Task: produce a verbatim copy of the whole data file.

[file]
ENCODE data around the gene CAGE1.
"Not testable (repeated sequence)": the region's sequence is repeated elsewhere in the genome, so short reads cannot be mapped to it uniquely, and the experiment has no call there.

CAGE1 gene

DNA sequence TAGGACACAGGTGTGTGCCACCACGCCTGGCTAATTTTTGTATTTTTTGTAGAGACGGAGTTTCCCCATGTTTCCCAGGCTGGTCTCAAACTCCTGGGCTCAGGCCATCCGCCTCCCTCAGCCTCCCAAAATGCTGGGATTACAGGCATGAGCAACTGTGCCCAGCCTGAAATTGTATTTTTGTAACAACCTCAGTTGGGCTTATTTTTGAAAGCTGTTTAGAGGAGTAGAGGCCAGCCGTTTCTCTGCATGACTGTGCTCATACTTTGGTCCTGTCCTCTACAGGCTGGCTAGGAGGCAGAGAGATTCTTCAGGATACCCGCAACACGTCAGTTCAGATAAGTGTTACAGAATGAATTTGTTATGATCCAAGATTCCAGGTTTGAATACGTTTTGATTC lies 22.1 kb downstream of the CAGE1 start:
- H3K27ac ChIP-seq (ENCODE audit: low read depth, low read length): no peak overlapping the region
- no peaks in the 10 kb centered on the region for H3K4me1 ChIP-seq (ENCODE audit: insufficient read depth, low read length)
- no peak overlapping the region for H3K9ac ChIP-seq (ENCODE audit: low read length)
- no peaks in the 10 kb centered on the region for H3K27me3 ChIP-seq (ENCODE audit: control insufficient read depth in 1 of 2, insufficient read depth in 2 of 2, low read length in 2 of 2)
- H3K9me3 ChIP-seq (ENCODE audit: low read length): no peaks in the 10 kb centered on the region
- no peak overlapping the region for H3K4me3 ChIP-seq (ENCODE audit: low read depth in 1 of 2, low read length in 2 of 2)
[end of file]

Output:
ENCODE data around the gene CAGE1.
"Not testable (repeated sequence)": the region's sequence is repeated elsewhere in the genome, so short reads cannot be mapped to it uniquely, and the experiment has no call there.

CAGE1 gene

DNA sequence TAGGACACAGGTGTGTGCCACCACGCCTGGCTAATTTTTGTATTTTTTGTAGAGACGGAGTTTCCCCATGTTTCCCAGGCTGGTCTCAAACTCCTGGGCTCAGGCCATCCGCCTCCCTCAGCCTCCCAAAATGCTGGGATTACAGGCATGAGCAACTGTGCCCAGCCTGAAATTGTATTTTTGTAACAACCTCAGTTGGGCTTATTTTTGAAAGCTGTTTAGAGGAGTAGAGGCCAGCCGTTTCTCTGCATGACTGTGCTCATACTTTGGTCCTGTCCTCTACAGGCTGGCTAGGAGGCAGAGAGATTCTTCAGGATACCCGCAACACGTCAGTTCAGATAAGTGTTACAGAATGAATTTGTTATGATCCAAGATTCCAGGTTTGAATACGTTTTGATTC lies 22.1 kb downstream of the CAGE1 start:
- H3K27ac ChIP-seq (ENCODE audit: low read depth, low read length): no peak overlapping the region
- no peaks in the 10 kb centered on the region for H3K4me1 ChIP-seq (ENCODE audit: insufficient read depth, low read length)
- no peak overlapping the region for H3K9ac ChIP-seq (ENCODE audit: low read length)
- no peaks in the 10 kb centered on the region for H3K27me3 ChIP-seq (ENCODE audit: control insufficient read depth in 1 of 2, insufficient read depth in 2 of 2, low read length in 2 of 2)
- H3K9me3 ChIP-seq (ENCODE audit: low read length): no peaks in the 10 kb centered on the region
- no peak overlapping the region for H3K4me3 ChIP-seq (ENCODE audit: low read depth in 1 of 2, low read length in 2 of 2)